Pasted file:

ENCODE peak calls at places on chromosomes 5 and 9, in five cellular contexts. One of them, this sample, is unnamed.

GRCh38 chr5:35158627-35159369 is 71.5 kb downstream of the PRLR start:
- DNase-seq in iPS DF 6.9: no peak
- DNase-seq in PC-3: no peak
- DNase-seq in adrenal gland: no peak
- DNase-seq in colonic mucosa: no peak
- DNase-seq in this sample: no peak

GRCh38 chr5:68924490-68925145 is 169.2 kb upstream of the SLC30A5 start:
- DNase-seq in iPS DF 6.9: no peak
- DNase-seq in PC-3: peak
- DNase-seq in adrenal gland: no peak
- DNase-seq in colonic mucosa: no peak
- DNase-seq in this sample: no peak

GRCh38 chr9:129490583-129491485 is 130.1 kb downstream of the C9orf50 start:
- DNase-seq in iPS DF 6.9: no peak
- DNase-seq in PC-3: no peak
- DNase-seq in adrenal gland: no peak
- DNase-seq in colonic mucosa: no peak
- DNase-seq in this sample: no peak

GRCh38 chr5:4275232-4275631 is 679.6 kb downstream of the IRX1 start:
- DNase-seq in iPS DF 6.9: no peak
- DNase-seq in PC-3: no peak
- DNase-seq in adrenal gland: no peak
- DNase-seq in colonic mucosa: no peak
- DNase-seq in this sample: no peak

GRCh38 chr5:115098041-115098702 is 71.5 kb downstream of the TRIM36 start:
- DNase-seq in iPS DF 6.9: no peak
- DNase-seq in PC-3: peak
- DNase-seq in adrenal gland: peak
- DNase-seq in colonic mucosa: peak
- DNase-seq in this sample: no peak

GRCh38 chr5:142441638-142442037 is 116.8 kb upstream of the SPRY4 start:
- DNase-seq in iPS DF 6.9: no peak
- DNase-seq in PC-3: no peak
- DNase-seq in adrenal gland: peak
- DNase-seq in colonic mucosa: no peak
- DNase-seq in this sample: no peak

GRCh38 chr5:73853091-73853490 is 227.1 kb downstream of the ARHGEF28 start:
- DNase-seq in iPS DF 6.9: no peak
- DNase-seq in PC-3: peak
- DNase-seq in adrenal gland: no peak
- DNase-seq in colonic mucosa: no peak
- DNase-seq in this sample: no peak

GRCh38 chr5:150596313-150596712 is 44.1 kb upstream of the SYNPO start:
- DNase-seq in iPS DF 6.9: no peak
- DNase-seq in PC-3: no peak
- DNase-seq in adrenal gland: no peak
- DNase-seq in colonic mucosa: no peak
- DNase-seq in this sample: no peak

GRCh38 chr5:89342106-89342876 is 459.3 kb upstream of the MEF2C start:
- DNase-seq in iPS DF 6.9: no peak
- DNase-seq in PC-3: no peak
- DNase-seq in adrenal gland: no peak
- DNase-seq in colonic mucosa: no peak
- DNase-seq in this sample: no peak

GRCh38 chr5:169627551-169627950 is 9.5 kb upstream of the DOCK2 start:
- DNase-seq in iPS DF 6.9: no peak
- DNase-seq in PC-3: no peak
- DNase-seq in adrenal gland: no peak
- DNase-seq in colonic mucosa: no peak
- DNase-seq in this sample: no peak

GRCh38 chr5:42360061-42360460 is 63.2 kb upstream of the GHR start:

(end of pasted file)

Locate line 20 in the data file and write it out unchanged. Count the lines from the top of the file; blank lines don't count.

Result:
GRCh38 chr5:4275232-4275631 is 679.6 kb downstream of the IRX1 start: